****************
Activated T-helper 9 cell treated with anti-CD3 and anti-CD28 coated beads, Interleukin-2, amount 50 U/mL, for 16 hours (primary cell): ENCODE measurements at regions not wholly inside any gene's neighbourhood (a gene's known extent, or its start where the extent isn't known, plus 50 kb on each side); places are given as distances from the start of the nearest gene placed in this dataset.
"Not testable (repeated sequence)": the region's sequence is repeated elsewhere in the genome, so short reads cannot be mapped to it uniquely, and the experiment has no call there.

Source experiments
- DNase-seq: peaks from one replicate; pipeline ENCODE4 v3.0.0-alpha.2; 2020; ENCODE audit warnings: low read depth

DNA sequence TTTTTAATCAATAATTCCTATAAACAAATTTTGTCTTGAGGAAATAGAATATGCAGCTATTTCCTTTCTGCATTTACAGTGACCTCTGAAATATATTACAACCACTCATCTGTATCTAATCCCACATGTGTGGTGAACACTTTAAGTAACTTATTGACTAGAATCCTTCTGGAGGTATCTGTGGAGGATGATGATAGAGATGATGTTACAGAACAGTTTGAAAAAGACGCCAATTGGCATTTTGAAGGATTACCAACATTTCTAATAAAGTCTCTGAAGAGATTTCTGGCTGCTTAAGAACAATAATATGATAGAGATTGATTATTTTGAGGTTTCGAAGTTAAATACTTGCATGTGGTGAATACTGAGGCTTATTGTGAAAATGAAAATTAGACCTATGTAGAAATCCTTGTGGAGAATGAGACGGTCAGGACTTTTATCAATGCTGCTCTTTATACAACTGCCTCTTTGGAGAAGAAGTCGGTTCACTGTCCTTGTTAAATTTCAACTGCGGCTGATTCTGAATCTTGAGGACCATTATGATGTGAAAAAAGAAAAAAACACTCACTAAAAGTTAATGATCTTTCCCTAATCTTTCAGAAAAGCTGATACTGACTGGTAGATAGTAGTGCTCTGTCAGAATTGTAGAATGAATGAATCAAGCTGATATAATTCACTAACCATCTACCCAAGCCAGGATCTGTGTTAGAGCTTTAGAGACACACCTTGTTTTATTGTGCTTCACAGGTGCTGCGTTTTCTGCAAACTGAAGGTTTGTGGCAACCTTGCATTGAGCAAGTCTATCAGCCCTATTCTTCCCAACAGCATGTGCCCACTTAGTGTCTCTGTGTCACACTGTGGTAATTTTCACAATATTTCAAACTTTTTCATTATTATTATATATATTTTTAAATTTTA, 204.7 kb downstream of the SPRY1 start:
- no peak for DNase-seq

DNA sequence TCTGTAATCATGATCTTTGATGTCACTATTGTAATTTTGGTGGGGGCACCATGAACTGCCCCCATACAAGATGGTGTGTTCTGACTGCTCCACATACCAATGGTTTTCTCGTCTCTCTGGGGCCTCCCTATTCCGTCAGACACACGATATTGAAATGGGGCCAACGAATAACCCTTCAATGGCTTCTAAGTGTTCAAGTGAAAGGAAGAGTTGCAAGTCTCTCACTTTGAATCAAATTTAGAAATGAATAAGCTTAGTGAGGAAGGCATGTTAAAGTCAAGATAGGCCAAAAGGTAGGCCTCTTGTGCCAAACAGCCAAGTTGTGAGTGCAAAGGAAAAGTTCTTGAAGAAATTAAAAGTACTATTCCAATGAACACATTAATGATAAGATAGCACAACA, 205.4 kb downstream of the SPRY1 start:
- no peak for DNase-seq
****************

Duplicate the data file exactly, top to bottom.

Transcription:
Activated T-helper 9 cell treated with anti-CD3 and anti-CD28 coated beads, Interleukin-2, amount 50 U/mL, for 16 hours (primary cell): ENCODE measurements at regions not wholly inside any gene's neighbourhood (a gene's known extent, or its start where the extent isn't known, plus 50 kb on each side); places are given as distances from the start of the nearest gene placed in this dataset.
"Not testable (repeated sequence)": the region's sequence is repeated elsewhere in the genome, so short reads cannot be mapped to it uniquely, and the experiment has no call there.

Source experiments
- DNase-seq: peaks from one replicate; pipeline ENCODE4 v3.0.0-alpha.2; 2020; ENCODE audit warnings: low read depth

DNA sequence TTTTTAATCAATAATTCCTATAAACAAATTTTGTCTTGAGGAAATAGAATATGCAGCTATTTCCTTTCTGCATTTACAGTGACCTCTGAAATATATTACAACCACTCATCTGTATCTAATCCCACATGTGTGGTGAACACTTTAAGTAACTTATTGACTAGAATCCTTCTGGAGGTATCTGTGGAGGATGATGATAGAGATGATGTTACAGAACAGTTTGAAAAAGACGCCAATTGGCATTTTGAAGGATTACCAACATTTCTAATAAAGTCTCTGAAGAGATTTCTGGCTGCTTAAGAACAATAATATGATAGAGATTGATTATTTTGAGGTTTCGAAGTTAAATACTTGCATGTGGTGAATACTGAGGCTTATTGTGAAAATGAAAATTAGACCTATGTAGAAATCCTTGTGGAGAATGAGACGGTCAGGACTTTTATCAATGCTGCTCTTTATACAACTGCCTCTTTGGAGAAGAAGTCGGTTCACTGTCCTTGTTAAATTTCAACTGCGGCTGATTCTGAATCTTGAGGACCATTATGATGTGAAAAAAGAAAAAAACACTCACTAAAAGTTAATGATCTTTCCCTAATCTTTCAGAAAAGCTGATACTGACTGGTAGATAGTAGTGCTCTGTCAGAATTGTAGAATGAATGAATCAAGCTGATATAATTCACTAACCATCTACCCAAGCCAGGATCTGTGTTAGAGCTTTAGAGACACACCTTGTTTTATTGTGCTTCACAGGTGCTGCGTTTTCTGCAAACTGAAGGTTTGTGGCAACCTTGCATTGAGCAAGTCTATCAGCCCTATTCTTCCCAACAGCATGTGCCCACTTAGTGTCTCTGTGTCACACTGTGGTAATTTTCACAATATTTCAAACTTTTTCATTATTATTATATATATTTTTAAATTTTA, 204.7 kb downstream of the SPRY1 start:
- no peak for DNase-seq

DNA sequence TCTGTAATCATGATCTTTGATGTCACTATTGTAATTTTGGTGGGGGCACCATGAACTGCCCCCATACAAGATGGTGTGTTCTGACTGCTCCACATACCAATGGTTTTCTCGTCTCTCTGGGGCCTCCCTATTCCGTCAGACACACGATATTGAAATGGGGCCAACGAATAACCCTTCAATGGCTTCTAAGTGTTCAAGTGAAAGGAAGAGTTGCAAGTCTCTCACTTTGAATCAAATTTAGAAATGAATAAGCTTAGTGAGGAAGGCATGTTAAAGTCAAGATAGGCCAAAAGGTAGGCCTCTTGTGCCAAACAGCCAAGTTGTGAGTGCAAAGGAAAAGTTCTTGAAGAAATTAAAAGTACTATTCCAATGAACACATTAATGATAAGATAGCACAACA, 205.4 kb downstream of the SPRY1 start:
- no peak for DNase-seq